The much disputed plans for high-speed rail service HS2 gained cross-party backing this week, but if you've seen any of the media coverage, you'd be forgiven for thinking it total madness that anyone, let alone all three major political parties, could be in favour of the project.
For those unfamiliar, High Speed 2 was first proposed by the Labour government in 2009, and was revived after the Coalition came into being. The plans would see a 140-mile rail link built between London and Birmingham by 2026, cutting journey time to just 45 minutes, with trains travelling at speeds of up to 250mph.
A proposed second phase would link up with Manchester and Leeds by 2033, shaving an hour off Manchester-London and Birmingham-Leeds journey times, bringing all of England's first four cities within roughly an hour of eachother (an hour and 45 minutes for London-Leeds).
After going to public consultation last year, phase one of the plans has been given the go-ahead by the government this week, with Labour also coming out in favour of the plans.
Most of the press coverage has had one thing in common, aside from the inevitable railway headline pun, and that's that it is overwhelmingly negative. Sky's website was painted with a kaleidoscope of outrage within minutes of the announcement, whilst the BBC churned out article after article (pictured), reminding us of the £32bn cost, the disruption to our beloved British countryside, and the massive public opposition in affected areas - so far over 30 BBC articles have been penned about the plan in just four days. The Telegraph warns tens of thousands face years of disruption, the Mail that it has no place in a time of cuts, the Guardian that it's a 'recipe for disaster'.
It is clear, then, that the mainstream press have given a resounding 'No' to HS2, with just the Independent, historically in favour of large infrastructure projects, giving more optimistic coverage.
This should not be surprising - after all, what's a better story than an entire village potentially being forced out of their homes? A better picture than diggers churning up a village in idyllic British countryside as a photogenic family look on? HS2 being greenlit definitely ensures the media will have plenty of instant-outrage material for the next decade or two, and by coming out against it they've fired the starting gun.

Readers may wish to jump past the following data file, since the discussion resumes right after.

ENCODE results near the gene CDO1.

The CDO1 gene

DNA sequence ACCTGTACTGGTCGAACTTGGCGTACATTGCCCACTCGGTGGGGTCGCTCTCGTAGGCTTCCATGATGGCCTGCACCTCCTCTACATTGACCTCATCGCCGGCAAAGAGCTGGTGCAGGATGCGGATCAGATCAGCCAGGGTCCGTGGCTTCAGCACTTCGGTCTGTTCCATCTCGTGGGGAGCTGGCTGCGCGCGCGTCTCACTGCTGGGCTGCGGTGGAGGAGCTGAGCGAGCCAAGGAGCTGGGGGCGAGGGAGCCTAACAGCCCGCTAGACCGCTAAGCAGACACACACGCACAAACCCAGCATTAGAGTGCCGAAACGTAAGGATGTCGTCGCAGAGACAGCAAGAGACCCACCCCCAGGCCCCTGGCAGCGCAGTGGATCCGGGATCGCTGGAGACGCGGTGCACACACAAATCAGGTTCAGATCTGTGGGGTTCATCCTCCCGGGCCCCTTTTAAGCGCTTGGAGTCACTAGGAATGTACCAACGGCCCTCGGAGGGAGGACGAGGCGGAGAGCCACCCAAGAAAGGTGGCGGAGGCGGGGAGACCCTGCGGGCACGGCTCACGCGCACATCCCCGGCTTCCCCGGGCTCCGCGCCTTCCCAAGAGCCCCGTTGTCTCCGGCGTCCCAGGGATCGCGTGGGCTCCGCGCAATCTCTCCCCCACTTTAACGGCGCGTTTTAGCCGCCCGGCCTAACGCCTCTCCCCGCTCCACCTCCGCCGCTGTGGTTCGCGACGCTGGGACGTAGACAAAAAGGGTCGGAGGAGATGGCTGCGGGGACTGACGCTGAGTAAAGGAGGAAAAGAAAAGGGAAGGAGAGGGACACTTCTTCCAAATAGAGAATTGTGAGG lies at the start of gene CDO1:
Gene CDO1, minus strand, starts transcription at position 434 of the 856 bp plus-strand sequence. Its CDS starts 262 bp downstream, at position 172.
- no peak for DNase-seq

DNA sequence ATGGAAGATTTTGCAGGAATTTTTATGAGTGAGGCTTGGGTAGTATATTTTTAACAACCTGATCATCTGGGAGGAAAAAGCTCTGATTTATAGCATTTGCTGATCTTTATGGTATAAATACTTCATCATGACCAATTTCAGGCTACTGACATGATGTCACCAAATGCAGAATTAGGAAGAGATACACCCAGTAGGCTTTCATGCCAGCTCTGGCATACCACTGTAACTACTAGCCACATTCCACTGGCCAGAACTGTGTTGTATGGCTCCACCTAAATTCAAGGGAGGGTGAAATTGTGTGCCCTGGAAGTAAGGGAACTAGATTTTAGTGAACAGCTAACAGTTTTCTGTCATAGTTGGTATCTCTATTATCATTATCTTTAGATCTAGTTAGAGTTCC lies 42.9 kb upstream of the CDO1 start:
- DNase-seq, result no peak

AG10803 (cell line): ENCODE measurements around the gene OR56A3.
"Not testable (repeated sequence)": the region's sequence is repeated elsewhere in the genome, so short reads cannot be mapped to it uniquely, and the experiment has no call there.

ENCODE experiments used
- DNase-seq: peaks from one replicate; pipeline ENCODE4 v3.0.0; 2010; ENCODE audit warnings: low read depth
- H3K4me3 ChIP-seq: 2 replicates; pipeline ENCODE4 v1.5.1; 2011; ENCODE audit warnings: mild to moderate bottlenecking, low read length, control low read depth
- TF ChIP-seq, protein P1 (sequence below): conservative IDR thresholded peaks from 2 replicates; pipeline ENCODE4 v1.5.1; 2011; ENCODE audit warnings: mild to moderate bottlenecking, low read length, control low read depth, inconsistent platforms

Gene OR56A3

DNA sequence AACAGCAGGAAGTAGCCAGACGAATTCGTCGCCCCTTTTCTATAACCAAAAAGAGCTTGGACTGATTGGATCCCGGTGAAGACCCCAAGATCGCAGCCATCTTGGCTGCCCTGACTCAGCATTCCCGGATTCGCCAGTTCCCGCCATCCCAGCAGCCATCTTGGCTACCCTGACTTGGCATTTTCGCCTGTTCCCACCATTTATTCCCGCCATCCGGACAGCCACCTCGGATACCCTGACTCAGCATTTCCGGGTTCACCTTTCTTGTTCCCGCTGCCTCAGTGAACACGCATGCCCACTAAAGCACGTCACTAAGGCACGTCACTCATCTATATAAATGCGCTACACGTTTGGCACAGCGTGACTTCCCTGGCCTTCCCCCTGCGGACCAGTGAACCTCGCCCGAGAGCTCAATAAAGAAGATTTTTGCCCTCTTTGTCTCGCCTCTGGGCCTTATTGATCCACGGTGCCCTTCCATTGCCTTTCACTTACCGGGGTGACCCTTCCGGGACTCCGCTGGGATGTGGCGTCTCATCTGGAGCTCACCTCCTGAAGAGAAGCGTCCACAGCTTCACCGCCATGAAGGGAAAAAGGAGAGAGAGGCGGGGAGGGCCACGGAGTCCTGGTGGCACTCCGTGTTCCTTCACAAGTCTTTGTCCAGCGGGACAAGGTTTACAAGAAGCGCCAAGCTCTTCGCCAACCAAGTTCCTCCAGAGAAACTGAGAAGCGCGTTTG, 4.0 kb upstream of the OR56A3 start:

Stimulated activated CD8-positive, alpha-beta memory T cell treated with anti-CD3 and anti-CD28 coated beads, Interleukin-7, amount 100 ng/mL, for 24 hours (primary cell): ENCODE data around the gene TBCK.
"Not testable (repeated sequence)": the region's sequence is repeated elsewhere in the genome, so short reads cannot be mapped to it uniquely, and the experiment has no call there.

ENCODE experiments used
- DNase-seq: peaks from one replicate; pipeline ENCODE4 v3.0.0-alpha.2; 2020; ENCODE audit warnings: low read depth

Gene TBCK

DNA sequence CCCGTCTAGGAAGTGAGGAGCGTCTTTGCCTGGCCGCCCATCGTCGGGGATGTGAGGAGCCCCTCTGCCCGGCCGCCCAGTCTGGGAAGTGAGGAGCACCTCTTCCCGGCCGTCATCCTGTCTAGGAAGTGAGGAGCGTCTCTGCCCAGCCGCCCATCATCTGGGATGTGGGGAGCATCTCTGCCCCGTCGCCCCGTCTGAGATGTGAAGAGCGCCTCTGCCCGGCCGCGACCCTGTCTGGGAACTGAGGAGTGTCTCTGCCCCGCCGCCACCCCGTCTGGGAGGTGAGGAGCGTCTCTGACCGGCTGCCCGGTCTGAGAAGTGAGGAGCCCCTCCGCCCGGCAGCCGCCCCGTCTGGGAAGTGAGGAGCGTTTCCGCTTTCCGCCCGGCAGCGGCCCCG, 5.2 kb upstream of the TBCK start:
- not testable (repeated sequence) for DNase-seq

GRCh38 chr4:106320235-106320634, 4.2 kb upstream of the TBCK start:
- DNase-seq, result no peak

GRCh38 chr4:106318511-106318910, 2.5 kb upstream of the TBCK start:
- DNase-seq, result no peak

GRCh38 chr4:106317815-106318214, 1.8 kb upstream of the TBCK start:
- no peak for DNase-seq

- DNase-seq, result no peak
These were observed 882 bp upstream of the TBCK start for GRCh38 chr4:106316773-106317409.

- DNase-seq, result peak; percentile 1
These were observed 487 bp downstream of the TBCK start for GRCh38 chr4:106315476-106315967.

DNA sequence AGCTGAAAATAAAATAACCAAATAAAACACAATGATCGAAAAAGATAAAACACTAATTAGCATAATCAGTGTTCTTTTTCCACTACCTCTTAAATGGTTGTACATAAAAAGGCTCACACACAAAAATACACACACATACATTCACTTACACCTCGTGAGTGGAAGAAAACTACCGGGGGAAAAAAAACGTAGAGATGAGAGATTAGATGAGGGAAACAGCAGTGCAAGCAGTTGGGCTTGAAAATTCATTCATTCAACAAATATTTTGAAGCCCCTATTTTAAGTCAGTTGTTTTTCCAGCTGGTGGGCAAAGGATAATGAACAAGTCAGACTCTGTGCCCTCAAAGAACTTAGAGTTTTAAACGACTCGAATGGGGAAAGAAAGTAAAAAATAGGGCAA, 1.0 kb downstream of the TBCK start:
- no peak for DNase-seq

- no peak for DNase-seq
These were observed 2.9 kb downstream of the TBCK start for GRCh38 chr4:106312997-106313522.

The truth, though, is that any national infrastructure expansion will cost billions, run through greenfield sites, and potentially leave people displaced from their homes. Aside from re-opening failed railway lines exactly as they were, all expansion on such a scale, be it a motorway, railway, or airport, has a cost, and that is unavoidable.
For the press this means any expansion at all would provide outraged villagers to get material from, upset that it's their village being disrupted and not someone else's. Just as with the Thames Estuary airport controversy, nearly everyone involved agrees we need expansion somewhere; Heathrow and Gatwick are filling up, and our railways are nearly full, growing more congested, and failing to accommodate both passengers and freight. What people disagree on is the where and the how, with no perfect answer.
HS2 is not a perfect project; it's expensive, it doesn't benefit everyone, and it will undeniably cause disruption on a large scale. The benefits, however - a smaller Britain, reduced travel time, reduced rail congestion, job creation, and that it brings more economic benefit than its projected cost - far outweigh these. It is a rare moment when any proposal gets the genuine levels of cross-party support and cooperation that HS2 has received, and when even politicians can all agree that something is for the best despite the backlash, that's probably an indication it's worth having.
At this point it is almost guaranteed that, like it or not, we will be hearing about HS2 on a regular basis for at least the next fifteen years once it gets going, and that it will be either the biggest expansion of our generation or the most expensive flop. If the media continues to savage the project for a few easy wins, the more likely it is that more potent constructive criticism will be drowned out, and the more distant our high-speed future becomes.